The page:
“Don’t worry,” she said. “It happens all the time. But I’m afraid you’ll need to take all the tests again, including the road test. That’s the law. I’ll need to see some documentation. A photo ID is preferable. Do you have your birth certificate or your passport with you?”

Fred nodded. He had checked online to see what he needed and had brought all the right documents. He handed the passport over.

The lady behind the counter took the passport, opened it, and looked up at Fred with a sad little smile.

“I’m sorry, sir,” she said. “You are in double trouble. Your passport has expired as well.”

Double Trouble appears in my short story collection Bistro 2,
also available on Amazon.

Bad Hair Day

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Bad Hair Day

          It all started when I rolled over at 4:00 am and heard the grandfather clock in the hall strike three. I double checked my watch with the alarm clock. It was definitely four o’clock. The grandfather clock, older than me, had to be wrong.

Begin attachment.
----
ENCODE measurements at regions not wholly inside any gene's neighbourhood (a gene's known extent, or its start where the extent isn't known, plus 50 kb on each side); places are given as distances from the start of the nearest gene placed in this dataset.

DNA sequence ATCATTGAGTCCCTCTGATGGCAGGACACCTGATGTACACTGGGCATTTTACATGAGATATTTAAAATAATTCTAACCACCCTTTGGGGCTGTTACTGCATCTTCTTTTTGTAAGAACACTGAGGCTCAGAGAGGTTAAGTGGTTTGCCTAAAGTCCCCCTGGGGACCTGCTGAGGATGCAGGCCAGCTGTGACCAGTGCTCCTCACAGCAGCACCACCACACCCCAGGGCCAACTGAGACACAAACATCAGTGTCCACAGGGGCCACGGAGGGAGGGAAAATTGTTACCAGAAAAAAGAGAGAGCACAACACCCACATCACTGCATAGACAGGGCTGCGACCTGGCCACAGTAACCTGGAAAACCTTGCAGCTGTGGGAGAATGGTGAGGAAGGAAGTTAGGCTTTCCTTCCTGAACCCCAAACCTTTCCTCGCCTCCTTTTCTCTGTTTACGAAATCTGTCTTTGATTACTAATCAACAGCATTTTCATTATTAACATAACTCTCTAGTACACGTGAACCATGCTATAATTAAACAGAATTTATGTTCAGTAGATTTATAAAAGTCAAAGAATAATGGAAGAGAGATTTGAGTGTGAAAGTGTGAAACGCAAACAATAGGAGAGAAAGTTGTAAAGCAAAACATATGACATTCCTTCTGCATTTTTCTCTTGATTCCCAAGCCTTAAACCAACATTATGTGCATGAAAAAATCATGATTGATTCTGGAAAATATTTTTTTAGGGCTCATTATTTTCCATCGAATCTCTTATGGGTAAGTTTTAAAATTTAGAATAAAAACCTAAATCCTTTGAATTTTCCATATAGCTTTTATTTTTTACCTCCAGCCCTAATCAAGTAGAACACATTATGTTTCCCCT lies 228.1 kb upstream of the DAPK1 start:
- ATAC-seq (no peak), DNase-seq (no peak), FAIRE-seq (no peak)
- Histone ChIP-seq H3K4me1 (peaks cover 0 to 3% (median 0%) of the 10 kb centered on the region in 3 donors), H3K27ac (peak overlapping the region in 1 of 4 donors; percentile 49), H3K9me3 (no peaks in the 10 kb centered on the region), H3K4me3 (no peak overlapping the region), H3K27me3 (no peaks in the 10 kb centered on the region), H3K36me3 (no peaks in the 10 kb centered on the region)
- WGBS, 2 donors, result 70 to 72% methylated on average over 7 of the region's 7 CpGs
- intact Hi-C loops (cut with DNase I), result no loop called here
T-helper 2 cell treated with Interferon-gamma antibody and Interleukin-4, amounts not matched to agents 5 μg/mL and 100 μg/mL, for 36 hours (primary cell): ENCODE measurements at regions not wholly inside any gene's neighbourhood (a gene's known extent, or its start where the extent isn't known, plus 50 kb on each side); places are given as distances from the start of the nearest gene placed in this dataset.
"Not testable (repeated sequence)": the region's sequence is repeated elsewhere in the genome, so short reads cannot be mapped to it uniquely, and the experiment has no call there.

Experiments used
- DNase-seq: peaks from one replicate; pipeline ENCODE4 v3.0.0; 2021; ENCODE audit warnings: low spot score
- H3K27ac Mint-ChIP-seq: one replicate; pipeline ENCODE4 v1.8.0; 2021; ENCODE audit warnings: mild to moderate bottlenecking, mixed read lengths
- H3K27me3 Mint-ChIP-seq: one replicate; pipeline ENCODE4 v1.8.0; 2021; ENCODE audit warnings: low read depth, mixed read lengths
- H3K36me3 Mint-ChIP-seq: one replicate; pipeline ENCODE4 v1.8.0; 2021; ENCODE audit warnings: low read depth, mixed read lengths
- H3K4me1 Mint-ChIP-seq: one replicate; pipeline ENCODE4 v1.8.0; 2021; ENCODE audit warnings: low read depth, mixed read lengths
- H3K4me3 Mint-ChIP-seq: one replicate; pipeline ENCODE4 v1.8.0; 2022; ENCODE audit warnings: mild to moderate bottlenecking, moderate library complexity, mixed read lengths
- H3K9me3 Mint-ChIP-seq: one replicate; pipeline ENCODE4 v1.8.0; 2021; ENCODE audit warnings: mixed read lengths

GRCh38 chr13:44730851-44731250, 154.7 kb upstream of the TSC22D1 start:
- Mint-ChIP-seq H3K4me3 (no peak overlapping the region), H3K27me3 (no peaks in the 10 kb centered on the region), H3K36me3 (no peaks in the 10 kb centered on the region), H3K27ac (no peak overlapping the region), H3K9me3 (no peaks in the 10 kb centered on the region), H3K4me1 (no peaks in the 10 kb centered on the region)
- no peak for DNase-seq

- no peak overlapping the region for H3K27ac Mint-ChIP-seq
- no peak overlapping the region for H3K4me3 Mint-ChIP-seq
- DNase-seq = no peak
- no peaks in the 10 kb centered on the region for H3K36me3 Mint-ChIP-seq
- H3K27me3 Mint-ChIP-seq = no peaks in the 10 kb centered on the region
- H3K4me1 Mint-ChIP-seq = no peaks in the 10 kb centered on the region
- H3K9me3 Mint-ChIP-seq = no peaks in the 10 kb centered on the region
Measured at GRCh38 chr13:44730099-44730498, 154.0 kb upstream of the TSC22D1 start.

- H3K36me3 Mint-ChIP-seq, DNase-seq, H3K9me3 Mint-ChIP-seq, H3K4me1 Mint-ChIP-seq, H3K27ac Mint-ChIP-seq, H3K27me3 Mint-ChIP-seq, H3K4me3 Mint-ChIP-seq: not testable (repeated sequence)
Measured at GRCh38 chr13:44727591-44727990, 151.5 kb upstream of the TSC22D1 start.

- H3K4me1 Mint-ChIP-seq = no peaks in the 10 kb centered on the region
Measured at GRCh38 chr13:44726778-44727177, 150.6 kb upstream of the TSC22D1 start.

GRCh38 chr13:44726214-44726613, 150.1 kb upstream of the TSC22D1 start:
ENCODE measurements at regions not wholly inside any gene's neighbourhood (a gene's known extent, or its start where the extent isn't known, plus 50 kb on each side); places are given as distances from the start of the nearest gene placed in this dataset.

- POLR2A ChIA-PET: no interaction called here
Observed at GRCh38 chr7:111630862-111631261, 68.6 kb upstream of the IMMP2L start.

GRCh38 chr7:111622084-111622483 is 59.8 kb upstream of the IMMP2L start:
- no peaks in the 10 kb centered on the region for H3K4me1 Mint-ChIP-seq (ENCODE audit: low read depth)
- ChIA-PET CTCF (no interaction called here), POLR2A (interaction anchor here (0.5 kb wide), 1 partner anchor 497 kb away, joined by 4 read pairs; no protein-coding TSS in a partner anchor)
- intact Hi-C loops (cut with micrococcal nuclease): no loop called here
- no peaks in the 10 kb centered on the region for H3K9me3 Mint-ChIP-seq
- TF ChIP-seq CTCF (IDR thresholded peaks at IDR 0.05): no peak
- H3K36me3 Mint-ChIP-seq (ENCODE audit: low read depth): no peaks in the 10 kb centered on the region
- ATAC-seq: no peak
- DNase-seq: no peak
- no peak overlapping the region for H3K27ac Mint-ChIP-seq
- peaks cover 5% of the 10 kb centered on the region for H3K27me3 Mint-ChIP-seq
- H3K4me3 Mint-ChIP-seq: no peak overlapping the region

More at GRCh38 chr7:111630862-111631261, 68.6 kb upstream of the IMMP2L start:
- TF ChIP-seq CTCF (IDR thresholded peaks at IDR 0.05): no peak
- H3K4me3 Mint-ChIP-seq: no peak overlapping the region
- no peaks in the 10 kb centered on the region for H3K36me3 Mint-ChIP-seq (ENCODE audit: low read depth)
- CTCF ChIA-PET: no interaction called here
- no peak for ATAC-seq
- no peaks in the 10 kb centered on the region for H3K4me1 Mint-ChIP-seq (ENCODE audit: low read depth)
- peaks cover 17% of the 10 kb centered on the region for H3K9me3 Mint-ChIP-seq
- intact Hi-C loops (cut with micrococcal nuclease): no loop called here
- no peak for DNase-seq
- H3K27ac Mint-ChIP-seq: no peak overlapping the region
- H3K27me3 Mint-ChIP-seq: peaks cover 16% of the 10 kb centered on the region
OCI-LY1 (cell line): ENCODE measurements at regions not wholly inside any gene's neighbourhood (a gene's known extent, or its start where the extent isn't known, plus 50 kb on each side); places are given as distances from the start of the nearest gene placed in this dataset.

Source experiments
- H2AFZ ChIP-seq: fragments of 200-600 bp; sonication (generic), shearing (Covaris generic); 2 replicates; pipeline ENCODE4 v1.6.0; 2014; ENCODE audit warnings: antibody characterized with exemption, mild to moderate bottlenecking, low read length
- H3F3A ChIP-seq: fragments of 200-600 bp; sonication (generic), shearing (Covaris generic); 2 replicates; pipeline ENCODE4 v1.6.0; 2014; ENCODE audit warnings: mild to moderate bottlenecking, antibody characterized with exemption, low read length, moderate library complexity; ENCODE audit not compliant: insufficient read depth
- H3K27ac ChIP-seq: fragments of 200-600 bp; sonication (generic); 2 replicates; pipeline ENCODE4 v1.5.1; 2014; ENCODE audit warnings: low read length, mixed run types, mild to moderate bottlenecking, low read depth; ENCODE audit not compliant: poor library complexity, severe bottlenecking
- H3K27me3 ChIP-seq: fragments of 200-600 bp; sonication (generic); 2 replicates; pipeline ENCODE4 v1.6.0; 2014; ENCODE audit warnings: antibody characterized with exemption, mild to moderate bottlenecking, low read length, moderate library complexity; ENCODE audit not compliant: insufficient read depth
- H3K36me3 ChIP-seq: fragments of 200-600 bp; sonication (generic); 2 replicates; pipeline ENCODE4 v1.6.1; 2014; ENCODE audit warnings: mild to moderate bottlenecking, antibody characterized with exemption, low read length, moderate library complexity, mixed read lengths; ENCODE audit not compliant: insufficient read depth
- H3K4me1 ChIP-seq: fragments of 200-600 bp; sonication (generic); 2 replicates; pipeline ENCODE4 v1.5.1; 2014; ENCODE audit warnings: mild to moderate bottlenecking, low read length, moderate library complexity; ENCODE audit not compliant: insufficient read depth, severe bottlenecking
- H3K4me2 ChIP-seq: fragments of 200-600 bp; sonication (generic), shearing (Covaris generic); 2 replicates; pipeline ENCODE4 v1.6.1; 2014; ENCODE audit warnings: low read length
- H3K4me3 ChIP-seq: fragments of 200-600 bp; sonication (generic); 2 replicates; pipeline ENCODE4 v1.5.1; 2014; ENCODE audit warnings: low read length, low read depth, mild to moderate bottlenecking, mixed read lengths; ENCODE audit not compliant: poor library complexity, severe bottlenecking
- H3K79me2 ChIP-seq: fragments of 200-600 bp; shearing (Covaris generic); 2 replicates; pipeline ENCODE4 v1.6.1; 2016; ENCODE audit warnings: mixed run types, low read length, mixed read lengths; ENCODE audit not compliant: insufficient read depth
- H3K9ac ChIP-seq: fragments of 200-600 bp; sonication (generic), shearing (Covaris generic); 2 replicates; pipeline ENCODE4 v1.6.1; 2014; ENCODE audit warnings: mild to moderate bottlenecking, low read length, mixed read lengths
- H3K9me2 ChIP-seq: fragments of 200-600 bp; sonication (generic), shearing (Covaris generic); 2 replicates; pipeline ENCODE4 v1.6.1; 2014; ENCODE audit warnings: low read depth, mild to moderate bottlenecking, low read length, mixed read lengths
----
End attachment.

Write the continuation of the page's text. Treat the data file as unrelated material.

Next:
I sat up in bed and blinked. The light of the telephone flashed on and off. Someone had left me a message. The message machine was downstairs along with the grandfather clock. No way I thought I’m not going down there, not even to kill two birds with one stone. I rolled back the other way, stuck my head under the blankets, and tried to go back to sleep. I could sense the flashing light, even if I couldn’t see it and the Westminster Chimes played false notes, sometimes one too short, sometimes one too many. I counted them instead of sheep and couldn’t fall asleep.